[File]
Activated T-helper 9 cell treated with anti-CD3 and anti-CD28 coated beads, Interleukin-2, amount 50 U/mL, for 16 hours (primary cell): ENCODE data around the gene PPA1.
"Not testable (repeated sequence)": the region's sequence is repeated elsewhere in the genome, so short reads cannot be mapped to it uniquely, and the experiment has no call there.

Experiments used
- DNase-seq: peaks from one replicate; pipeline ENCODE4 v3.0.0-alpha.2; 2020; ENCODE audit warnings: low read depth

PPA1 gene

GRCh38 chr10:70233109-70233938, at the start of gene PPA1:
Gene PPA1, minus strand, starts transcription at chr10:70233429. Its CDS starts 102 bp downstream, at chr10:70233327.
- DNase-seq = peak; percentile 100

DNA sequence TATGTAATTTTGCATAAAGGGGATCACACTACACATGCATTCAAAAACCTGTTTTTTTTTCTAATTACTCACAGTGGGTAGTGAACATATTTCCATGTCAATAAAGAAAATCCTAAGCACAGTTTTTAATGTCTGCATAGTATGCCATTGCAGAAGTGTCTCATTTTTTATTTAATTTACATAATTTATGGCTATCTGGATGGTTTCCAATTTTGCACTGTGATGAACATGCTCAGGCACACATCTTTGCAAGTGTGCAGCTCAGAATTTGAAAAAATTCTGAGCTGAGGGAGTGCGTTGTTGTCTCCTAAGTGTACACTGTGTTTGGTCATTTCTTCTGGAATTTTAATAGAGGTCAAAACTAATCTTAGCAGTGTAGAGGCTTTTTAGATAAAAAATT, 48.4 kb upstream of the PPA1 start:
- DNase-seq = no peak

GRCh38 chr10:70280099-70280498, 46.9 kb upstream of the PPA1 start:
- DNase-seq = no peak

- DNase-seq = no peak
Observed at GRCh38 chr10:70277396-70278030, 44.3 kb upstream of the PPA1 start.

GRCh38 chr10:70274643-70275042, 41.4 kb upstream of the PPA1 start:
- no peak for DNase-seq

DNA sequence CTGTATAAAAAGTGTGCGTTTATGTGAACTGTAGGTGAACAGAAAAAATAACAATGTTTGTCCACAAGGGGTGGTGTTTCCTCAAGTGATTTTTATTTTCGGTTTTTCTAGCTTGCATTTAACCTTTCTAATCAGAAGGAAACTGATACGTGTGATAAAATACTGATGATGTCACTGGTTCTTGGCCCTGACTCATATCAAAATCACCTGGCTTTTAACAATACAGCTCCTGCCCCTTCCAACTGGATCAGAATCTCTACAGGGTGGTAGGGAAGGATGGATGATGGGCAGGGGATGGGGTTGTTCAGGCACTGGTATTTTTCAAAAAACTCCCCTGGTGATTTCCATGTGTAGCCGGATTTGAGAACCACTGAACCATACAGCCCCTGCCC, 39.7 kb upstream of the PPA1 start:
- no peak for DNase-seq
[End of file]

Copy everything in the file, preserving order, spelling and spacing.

Activated T-helper 9 cell treated with anti-CD3 and anti-CD28 coated beads, Interleukin-2, amount 50 U/mL, for 16 hours (primary cell): ENCODE data around the gene PPA1.
"Not testable (repeated sequence)": the region's sequence is repeated elsewhere in the genome, so short reads cannot be mapped to it uniquely, and the experiment has no call there.

Experiments used
- DNase-seq: peaks from one replicate; pipeline ENCODE4 v3.0.0-alpha.2; 2020; ENCODE audit warnings: low read depth

PPA1 gene

GRCh38 chr10:70233109-70233938, at the start of gene PPA1:
Gene PPA1, minus strand, starts transcription at chr10:70233429. Its CDS starts 102 bp downstream, at chr10:70233327.
- DNase-seq = peak; percentile 100

DNA sequence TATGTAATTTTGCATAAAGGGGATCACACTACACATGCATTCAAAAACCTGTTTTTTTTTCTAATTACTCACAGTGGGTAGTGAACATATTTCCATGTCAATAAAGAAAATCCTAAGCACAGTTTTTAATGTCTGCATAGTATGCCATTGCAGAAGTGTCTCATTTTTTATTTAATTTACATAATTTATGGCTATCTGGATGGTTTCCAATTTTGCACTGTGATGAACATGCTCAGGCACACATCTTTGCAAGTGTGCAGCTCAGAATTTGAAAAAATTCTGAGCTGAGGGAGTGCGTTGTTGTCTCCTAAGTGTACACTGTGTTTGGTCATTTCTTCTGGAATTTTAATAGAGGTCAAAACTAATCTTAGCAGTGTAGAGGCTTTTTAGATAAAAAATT, 48.4 kb upstream of the PPA1 start:
- DNase-seq = no peak

GRCh38 chr10:70280099-70280498, 46.9 kb upstream of the PPA1 start:
- DNase-seq = no peak

- DNase-seq = no peak
Observed at GRCh38 chr10:70277396-70278030, 44.3 kb upstream of the PPA1 start.

GRCh38 chr10:70274643-70275042, 41.4 kb upstream of the PPA1 start:
- no peak for DNase-seq

DNA sequence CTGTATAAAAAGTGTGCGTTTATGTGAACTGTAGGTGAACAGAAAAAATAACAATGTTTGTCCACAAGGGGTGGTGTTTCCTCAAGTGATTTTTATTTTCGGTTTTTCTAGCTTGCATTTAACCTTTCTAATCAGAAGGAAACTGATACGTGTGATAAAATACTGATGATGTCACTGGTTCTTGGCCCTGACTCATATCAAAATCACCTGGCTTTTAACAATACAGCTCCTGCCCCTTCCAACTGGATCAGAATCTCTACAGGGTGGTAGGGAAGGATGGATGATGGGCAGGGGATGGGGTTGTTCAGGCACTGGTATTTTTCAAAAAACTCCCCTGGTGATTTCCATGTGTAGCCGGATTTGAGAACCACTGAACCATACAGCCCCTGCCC, 39.7 kb upstream of the PPA1 start:
- no peak for DNase-seq